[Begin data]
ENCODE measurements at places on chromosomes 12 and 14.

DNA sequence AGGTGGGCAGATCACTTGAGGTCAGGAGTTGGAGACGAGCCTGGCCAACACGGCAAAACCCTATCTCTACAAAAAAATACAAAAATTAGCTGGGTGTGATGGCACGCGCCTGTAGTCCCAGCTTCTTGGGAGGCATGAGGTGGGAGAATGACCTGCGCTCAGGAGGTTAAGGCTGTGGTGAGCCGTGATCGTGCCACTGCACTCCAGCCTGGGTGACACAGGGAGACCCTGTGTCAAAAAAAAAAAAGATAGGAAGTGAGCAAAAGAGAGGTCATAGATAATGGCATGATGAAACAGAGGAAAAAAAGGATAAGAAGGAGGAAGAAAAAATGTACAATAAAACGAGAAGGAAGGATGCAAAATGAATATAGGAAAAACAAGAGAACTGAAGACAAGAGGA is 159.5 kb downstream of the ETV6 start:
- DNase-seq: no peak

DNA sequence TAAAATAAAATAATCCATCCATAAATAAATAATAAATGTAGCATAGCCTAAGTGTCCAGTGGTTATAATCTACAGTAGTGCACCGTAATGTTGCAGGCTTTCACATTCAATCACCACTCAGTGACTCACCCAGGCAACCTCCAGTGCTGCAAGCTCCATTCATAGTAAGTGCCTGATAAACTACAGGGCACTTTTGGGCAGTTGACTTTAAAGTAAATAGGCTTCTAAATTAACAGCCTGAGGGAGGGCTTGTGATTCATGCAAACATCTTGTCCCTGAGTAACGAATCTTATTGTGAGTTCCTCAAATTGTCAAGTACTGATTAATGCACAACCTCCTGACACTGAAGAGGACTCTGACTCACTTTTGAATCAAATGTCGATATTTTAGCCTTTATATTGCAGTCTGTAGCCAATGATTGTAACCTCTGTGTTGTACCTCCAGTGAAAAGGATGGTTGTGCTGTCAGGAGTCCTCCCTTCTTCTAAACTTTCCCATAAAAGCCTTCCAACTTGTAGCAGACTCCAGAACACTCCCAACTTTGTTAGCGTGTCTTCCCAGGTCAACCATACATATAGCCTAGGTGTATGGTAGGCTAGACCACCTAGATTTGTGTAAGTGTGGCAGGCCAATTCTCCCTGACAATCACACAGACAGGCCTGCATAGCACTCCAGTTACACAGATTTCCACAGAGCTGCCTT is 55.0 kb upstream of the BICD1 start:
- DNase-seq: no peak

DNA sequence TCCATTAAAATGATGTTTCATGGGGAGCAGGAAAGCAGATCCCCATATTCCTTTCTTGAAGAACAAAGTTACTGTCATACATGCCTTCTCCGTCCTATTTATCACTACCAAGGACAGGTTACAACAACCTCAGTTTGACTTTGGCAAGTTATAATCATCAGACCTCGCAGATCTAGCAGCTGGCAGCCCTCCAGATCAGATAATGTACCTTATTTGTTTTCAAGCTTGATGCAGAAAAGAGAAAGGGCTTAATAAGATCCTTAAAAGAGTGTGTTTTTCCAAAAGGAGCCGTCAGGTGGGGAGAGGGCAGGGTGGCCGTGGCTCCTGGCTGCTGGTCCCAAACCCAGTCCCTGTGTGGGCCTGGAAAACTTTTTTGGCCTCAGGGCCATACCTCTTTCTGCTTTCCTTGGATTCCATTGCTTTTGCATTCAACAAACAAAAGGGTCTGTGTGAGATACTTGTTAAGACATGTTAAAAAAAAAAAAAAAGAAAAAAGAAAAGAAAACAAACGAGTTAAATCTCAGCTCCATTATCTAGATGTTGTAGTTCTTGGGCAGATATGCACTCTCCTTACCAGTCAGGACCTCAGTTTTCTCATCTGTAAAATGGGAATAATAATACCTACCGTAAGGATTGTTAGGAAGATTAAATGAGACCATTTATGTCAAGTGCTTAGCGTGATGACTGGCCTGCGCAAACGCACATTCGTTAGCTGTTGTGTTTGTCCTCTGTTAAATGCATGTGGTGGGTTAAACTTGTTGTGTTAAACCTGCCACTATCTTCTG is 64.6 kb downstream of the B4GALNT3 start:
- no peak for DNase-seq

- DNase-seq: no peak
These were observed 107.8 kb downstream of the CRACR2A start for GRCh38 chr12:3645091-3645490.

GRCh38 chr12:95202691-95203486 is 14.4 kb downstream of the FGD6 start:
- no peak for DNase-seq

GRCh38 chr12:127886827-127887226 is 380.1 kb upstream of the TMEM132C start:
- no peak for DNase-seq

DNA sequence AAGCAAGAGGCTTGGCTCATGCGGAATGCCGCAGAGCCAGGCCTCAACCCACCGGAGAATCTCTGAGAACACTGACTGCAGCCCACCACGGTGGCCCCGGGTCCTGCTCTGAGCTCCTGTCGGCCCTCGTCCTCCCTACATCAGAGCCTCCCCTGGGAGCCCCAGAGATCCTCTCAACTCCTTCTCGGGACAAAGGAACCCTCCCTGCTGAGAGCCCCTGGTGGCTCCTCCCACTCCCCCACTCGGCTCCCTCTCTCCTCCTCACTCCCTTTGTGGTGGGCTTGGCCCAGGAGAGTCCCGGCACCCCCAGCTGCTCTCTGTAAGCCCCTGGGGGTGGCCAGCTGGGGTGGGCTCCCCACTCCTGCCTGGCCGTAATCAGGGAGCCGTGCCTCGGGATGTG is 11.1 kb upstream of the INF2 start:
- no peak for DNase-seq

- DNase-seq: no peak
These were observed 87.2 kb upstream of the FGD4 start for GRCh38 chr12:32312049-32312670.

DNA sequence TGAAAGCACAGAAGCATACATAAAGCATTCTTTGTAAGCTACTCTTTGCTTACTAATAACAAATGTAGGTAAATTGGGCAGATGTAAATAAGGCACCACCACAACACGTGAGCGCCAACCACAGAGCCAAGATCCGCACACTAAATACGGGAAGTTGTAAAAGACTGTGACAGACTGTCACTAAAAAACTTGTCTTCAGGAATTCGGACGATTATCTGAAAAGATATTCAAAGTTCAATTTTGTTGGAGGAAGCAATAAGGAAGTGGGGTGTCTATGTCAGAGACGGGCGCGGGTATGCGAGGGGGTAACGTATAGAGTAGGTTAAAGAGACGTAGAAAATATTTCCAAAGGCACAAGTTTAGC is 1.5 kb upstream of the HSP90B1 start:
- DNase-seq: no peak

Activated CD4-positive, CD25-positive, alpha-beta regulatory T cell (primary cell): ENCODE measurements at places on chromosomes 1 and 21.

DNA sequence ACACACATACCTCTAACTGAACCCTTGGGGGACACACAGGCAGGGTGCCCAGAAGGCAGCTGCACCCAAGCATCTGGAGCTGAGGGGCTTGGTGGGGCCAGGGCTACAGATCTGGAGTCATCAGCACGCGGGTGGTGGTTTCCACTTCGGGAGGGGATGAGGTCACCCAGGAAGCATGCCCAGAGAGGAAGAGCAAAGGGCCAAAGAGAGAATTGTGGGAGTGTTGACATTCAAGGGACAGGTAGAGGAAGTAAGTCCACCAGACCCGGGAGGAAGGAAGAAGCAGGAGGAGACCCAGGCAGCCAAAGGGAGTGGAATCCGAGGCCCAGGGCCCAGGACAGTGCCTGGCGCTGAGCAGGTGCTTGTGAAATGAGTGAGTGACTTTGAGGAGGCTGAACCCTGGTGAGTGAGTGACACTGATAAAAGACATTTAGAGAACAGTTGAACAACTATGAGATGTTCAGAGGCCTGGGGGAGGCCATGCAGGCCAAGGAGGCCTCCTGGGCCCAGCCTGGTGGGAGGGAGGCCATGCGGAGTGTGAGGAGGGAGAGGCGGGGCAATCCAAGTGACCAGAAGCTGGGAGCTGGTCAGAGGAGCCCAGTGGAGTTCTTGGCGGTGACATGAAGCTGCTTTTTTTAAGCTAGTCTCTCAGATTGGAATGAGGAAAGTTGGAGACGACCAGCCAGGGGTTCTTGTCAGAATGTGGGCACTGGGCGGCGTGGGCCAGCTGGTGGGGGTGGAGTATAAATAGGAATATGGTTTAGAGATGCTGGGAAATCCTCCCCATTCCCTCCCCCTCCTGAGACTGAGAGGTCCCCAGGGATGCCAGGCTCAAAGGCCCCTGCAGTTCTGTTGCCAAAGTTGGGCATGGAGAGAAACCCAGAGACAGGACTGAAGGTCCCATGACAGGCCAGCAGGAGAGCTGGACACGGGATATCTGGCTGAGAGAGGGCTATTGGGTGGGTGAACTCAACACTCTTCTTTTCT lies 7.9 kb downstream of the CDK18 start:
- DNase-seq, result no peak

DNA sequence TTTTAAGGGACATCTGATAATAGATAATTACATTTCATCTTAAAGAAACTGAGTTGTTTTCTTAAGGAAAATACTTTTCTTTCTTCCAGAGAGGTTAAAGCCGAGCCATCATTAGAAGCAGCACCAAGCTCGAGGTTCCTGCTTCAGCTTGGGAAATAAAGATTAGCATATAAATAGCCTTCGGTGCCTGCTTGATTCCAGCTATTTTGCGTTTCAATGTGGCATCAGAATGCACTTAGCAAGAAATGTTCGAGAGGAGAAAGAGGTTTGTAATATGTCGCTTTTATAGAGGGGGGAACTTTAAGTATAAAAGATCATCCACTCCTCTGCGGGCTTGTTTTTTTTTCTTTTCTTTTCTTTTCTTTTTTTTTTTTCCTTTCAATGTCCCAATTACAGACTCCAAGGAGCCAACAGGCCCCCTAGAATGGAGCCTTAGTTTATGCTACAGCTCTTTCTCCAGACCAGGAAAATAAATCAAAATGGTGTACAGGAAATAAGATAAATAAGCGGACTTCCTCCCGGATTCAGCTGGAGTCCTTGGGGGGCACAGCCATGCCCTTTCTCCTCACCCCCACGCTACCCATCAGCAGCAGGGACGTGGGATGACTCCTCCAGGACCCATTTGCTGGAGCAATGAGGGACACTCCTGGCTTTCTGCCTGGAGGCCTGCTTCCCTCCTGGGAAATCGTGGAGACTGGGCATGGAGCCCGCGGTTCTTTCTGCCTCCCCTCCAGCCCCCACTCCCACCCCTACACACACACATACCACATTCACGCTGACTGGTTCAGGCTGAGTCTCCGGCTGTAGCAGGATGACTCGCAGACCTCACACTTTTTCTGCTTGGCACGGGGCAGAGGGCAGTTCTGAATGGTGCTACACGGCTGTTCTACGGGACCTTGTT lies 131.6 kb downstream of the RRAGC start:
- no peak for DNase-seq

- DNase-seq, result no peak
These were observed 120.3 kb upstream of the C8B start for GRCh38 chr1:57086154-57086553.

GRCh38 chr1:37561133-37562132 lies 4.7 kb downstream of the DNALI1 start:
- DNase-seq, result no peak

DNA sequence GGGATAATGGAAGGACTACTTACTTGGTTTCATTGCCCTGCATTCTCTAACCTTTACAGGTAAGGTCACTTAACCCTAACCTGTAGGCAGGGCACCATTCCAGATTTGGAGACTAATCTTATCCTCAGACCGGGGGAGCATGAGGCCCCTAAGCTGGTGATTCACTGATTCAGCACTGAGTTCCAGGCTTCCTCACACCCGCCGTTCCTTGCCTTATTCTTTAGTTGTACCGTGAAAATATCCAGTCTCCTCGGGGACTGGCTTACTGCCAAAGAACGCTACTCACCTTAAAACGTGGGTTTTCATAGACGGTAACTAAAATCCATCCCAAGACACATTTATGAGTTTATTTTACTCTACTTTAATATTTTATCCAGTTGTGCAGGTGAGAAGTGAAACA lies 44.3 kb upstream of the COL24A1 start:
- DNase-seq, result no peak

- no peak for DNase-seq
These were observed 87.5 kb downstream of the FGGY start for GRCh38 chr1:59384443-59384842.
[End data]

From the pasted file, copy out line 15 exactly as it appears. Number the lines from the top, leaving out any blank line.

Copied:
- no peak for DNase-seq